Only 3/4” solid or engineered tongue-and-groove material may be installed directly to screeds. Installing ¾” flooring up to 3 ¼” width screeds should be placed an average of 3 ½” apart, to provide approximately 50 percent coverage of the subfloor. Installing ¾” flooring greater than 3 ¼” up to 5” in width screeds should be placed an average 1” apart to provide approximately 90 percent coverage of the subfloor. We call this 90 percent coverage a solid screed installation. Only use floorboard lengths that span two or more screed/sleepers.

Wide plank flooring greater than 5” widths should not be installed directly over screeds/sleepers. Wide plank flooring will require a minimum 23/32” wood panel subfloor to be installed over the screeds/sleepers.

“Why is the hot tar and screed system only popular in the Houston area…I guess it’s just a regional thing.”

The hot tar and screed method of hardwood floor installation is almost exclusively used in the Houston and surrounding areas of southern Texas and southern Louisiana. Our extremely humid climates and high groundwater table makes this system very effective.

We installed a white oak floor using the hot tar and screed/sleeper system for a friend of mine in San Antonio, Texas, which is about 200 miles from Houston. His builder, architect, and designer had no idea what we were doing, as they have never seen this system before. After we completed the project, they asked, “Why is the hot tar and screed system only popular in the Houston area?” My answer was, “I don’t know!” There is really no reason why the hot tar and screed system couldn’t be used over concrete slabs in many regions of the country; I guess it’s just a regional thing.

Gary Zak is the owner of All Brite Floors Inc. in Houston, Texas. He began in the wood flooring industry in 1973 and started All Brite Floors in 1990. He also is an NWFA Certified Hardwood Flooring Inspector. He can be reached a gzak@allbritefloors.com or 713.461.7060.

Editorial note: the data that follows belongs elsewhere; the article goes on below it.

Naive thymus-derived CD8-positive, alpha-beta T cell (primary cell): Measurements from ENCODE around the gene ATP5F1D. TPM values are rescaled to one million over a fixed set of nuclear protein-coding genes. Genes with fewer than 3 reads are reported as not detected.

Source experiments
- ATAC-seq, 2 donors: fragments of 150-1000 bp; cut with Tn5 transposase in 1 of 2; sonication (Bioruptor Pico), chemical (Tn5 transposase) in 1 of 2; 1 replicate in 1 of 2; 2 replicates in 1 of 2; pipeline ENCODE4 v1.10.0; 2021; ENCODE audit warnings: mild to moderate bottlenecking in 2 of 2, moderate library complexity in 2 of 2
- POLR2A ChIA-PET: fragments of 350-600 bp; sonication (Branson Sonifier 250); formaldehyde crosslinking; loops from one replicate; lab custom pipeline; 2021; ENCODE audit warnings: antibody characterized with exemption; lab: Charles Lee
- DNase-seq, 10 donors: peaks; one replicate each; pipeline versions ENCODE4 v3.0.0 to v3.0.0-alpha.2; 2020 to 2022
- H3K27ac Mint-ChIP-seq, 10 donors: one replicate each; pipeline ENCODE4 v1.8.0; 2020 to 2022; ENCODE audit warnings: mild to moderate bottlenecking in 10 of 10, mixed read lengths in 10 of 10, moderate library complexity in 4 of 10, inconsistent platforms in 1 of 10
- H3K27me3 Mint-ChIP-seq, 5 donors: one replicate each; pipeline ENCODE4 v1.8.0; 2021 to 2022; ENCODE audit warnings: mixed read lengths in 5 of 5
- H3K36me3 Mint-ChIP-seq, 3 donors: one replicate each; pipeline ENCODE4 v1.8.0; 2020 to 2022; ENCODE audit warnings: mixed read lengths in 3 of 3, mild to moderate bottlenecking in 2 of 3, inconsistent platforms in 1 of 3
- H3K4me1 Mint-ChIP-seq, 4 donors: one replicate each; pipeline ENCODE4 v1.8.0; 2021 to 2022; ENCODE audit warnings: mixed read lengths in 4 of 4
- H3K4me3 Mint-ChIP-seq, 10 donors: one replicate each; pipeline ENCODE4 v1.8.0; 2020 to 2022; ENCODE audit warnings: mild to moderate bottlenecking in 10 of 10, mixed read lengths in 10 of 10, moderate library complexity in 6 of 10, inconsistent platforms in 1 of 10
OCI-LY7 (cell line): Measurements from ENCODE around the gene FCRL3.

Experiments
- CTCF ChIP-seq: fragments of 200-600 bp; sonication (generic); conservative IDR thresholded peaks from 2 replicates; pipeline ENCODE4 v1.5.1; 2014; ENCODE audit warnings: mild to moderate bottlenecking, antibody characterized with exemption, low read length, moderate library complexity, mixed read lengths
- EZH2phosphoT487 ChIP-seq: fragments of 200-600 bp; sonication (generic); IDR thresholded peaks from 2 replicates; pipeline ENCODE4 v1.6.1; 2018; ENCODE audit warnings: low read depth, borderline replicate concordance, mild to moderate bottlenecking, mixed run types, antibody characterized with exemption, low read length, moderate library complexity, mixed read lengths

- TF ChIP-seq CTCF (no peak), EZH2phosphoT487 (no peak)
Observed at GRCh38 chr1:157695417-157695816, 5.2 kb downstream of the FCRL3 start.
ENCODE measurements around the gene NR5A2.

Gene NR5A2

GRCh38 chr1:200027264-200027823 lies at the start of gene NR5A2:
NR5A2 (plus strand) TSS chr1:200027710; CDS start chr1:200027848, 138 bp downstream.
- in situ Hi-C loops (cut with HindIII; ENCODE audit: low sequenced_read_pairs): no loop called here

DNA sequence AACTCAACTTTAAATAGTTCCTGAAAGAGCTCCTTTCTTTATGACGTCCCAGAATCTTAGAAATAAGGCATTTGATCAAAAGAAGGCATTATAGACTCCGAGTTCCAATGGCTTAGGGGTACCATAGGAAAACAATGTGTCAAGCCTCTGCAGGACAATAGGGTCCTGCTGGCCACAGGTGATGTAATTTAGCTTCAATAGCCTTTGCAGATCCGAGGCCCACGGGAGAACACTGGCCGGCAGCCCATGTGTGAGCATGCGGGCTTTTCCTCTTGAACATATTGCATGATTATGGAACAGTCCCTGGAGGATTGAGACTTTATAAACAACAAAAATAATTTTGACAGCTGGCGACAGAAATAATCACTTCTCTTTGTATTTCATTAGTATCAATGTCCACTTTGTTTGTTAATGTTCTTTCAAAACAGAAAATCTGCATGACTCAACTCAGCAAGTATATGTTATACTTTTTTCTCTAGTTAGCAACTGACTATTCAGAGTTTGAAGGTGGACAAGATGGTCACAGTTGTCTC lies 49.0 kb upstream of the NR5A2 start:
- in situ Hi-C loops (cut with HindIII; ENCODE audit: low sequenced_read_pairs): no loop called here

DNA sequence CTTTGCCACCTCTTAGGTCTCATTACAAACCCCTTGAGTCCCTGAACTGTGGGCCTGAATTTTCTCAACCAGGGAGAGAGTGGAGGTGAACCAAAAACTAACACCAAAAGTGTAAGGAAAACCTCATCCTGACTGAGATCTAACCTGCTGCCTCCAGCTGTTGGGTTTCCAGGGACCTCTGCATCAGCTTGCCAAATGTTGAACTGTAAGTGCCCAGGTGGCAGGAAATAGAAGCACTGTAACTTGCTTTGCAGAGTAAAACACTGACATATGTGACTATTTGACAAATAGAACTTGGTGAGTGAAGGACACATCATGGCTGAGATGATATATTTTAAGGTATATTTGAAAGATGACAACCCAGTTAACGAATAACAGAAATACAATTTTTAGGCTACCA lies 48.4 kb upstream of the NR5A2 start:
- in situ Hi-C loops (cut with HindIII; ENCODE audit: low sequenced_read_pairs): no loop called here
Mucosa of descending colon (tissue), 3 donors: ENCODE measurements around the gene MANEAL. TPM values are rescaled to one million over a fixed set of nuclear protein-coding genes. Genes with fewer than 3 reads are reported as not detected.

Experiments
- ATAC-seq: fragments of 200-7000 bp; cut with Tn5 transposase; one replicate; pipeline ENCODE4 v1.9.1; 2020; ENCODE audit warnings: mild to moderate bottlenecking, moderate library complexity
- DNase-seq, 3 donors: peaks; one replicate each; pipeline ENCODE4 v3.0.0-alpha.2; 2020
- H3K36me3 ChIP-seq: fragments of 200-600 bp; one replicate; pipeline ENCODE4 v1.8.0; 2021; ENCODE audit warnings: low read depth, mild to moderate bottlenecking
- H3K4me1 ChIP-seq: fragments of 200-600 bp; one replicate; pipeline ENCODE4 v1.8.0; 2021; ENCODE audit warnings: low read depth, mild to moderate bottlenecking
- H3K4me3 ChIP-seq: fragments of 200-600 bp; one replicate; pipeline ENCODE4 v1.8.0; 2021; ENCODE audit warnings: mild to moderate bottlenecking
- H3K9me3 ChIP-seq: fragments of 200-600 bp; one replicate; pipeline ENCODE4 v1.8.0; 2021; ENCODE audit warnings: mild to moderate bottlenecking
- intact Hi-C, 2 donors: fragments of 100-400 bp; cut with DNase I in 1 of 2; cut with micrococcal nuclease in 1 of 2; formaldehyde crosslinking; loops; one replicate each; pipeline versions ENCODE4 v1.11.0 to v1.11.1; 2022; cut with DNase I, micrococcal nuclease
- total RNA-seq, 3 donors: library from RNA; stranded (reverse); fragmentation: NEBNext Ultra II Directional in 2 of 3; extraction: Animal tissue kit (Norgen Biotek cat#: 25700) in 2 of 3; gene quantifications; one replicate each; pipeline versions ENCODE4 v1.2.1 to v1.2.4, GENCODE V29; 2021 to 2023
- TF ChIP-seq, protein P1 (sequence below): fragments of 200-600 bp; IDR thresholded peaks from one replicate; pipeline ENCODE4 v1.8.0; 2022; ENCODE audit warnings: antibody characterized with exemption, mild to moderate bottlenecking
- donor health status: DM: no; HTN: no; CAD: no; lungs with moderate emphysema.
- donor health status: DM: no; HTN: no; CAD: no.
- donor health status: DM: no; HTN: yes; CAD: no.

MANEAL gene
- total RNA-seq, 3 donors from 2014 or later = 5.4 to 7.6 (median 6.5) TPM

2 thoughts

  1. My best guess based on a lot of investigation that much of the reason we use tar and screed is based on air quality regulations. On a comparison basis our regulations are quite weak and I assume that is to accommodate our position as “oil” city. It is not likely we’d have the number of refineries here if our air quality regs and VOC rules were as stringent as other areas. We can handle that, at least in part, because the topography is so flat and we have a near monotonous on shore or offshore gulf breeze. Just the VOC’s from hot tar would eliminate it’s use in many cities. So in closing I think we use it because we CAN and because it WORKS consistently to create a suitable base for fasteners and, when done properly virtually eliminates subfloor moisture problems.

    The only negative aspect is what we have seen in recent years from flooding due to inclement weather or major changes in surrounding drainage. There is an art form of its own in knowing how to remove standing water between the screeds and drying the screed, subfloor and wood without removing it. Unfortunately so few now how to do it that the floor is normally pulled along with the occasional loosened screed and we start all over.

    The use of imbedded 2” X 4” is now seldom used as 1” X 4” are more than adequate and more flexible. In my inspections I seldom find them used except in custom built homes with recessed slabs to accommodate the large elevation differential. I have also found their use in the occasional middle school gymnasium.

    I’d also like to underline the criteria that the system is designed for 3/4” solid and engineered products. “engineered” means 3/4” engineered nothing thinner. On occasion, when elevation is not an issue, the wider spacing used for 2-1/4 is appropriate with 3/4” plywood overlay This works as a more than adequate subfloor for wide width and thinner materials in lieu of the 100% screed configuration.

  2. It used to be common in the Northeast but hasn’t been for decades. I’m not actually sure if it was ever common for residential (before my time) but I know we used to do it alot on commercial work, a version of it was also used back in the day in gyms, 2×3’s or 2x4s were embedded in tar 12″ or 16″ oc w/ 1×6’s at an angle over it. We still have our tarbucket in the warehouse.